The long and winding road to fusion energy may be leading at last to commercial deployment if an ambitious Canadian demonstration project succeeds.
Fusion is the process by which the sun and stars generate energy. The blast furnace that is our sun generates temperatures and pressures that drive hydrogen atoms to collide and fuse.
How can fusion be harnessed to generate power here on Earth? One company, General Fusion, is developing magnetic field fusion energy and collaborating with Canadian Nuclear Laboratories on a project to advance fusion energy technologies. General Fusion and the Canadian laboratory are attempting to develop tritium extraction processes for commercial fusion power plants. Elsewhere, the U.K. Atomic Energy Authority (UKAEA) also is partnering with General Fusion to develop its Fusion Demonstration Plant in the United Kingdom. Following completion of a new facility at Culham, General Fusion will sign a long-term lease with UKAEA. The demonstration plant will showcase General Fusion’s fusion technology, paving the way for what the company hopes will be its commercial pilot plant.
Jay Brister, chief business development officer at General Fusion, said private investments in fusion energy are increasing, with more than $2 billion committed by private companies to date. “Regulators around the world are also exploring the authorizations which are necessary to support fusion energy,” Brister added. “Fusion energy will benefit countries looking to transition toward net-zero carbon emissions to achieve their climate goals.”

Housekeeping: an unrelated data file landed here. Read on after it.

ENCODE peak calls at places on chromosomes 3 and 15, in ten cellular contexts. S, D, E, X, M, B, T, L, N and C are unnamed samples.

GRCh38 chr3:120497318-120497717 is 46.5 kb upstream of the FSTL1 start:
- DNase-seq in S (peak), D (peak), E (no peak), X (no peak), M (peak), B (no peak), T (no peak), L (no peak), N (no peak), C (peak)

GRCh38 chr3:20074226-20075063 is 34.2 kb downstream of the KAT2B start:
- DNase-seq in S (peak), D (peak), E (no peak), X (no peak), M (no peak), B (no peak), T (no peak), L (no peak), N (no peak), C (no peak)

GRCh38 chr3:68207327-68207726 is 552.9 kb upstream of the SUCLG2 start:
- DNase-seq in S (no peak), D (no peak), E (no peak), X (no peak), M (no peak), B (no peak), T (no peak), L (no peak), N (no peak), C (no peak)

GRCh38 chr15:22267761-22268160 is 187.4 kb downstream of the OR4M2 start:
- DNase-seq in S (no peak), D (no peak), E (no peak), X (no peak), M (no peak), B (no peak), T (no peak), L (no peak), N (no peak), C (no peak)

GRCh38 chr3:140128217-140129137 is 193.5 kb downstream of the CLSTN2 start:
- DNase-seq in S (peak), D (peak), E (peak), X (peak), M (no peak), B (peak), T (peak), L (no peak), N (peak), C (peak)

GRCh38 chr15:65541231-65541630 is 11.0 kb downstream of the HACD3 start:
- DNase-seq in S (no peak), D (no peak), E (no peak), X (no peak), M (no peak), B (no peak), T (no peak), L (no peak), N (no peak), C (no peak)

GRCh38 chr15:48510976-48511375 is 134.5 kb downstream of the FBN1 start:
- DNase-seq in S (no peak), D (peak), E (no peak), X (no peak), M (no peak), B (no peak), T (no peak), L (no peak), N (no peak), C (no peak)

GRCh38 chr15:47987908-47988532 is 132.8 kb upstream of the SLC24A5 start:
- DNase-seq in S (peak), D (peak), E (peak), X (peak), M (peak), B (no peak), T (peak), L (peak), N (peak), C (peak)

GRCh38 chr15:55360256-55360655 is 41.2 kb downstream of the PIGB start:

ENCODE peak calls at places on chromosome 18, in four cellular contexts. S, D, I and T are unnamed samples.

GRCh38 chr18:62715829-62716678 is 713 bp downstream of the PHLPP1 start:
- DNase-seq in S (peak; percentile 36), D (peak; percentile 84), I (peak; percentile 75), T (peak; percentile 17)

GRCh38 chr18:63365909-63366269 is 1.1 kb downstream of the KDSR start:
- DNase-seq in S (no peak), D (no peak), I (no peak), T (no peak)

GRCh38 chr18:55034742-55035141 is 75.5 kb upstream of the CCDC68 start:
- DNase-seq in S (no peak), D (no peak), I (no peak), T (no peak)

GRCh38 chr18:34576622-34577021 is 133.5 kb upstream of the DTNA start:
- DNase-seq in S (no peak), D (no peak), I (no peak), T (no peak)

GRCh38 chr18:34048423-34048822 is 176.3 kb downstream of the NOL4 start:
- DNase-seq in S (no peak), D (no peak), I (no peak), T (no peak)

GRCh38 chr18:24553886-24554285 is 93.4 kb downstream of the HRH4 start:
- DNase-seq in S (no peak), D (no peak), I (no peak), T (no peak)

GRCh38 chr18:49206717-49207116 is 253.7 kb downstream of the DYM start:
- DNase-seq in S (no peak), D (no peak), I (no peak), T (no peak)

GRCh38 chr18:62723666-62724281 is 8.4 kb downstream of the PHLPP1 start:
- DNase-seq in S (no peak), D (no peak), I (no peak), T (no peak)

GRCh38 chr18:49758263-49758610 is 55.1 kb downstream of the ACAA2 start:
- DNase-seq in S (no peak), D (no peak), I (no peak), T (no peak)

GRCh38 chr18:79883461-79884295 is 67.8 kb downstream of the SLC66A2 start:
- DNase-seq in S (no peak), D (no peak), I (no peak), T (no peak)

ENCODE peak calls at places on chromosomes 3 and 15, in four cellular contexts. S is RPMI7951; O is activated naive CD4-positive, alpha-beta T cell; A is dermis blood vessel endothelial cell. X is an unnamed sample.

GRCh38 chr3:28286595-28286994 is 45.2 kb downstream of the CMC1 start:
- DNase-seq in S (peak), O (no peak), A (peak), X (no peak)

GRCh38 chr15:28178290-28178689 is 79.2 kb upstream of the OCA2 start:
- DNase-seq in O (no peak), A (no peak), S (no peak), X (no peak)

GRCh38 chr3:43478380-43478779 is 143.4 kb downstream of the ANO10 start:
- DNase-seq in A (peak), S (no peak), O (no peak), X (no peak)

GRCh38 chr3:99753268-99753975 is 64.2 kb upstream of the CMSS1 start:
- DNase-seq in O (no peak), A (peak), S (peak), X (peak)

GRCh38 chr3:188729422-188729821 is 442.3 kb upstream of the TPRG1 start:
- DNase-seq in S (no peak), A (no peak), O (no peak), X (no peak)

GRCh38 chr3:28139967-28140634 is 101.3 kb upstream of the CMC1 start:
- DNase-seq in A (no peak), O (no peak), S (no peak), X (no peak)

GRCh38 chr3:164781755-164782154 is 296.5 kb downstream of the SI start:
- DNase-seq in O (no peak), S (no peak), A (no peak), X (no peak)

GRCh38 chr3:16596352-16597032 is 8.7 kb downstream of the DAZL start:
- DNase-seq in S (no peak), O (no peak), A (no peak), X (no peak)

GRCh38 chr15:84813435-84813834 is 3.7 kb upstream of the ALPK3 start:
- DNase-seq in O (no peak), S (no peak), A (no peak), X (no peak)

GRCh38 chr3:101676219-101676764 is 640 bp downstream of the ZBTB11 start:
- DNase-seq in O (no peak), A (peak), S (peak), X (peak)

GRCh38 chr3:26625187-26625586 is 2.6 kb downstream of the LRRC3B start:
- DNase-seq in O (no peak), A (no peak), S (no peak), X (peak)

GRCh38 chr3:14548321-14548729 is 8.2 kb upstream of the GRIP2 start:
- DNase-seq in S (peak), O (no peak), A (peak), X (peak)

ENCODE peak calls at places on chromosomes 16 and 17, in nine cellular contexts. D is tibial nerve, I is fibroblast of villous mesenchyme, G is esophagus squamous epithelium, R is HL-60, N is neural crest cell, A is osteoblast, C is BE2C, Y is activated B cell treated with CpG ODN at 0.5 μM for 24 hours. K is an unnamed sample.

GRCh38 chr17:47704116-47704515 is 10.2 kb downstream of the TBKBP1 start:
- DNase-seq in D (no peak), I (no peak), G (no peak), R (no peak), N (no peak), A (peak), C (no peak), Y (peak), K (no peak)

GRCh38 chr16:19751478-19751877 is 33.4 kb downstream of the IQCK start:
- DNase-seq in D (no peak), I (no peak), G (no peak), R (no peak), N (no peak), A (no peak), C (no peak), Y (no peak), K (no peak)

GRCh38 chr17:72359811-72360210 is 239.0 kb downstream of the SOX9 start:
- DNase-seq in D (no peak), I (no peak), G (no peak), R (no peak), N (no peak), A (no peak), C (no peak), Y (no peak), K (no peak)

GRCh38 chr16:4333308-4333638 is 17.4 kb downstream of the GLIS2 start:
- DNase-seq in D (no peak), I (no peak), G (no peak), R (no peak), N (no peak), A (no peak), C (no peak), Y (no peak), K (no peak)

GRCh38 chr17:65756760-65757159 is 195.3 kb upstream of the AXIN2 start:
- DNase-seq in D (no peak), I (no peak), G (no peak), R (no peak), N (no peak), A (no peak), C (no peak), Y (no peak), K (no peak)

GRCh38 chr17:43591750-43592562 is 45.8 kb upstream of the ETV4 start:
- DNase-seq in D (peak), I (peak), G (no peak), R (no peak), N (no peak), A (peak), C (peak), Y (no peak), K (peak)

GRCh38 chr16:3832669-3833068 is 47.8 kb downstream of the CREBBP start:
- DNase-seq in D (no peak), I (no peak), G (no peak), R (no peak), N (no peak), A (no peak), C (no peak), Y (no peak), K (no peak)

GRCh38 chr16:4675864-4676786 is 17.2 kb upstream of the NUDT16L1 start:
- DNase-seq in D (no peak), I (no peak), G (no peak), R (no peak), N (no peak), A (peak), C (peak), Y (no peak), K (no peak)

Groups like the Fusion Industry Association “are engaging with government agencies to develop a regulatory framework for commercial fusion energy in the United States. In the United Kingdom, the Regulatory Horizons Council is pursuing a similar path,” Brister noted.
Increased R&D investment in fusion energy is driving a more realistic view of the technology as a viable option to provide abundant and reliable electricity. But obstacles remain, including the need to upgrade the existing power grid to support the diverse energy sources.
“Energy grids are going to evolve over time – especially with the implementation of more renewables,” Brister said. “One of the advantages of fusion is it is energy dense and requires minimal land use. Fusion energy power plants will also reduce the need for long transmission lines because they can be built near the sources of energy demand, making better use of land.”
He added, “The distributive nature of where electricity grids are going – having the ability to provide a localized and dispatchable source in a size that will complement a renewables portfolio will be key. It will be a part of a broader clean energy portfolio.”
Fusion energy proponents say their industry must play a greater role in reducing emissions and solving climate change, along with solar and wind power.
“As the world seeks to combat climate change, energy providers around the globe are upgrading their infrastructure to reduce carbon emissions. A strong energy system needs both firm power and intermittent power. Fusion energy is on-demand and independent from the weather, making it an excellent complement to renewables,” Brister asserted.
Carbon-free “firm” power promises to reduce emissions and meet the growing demand for electricity while replacing aging infrastructure. “Electricity demand is projected to grow by 200 percent by 2050. Fusion energy offers utilities a powerful addition to the mix of electricity generation options to meet this growing demand,” added Brister.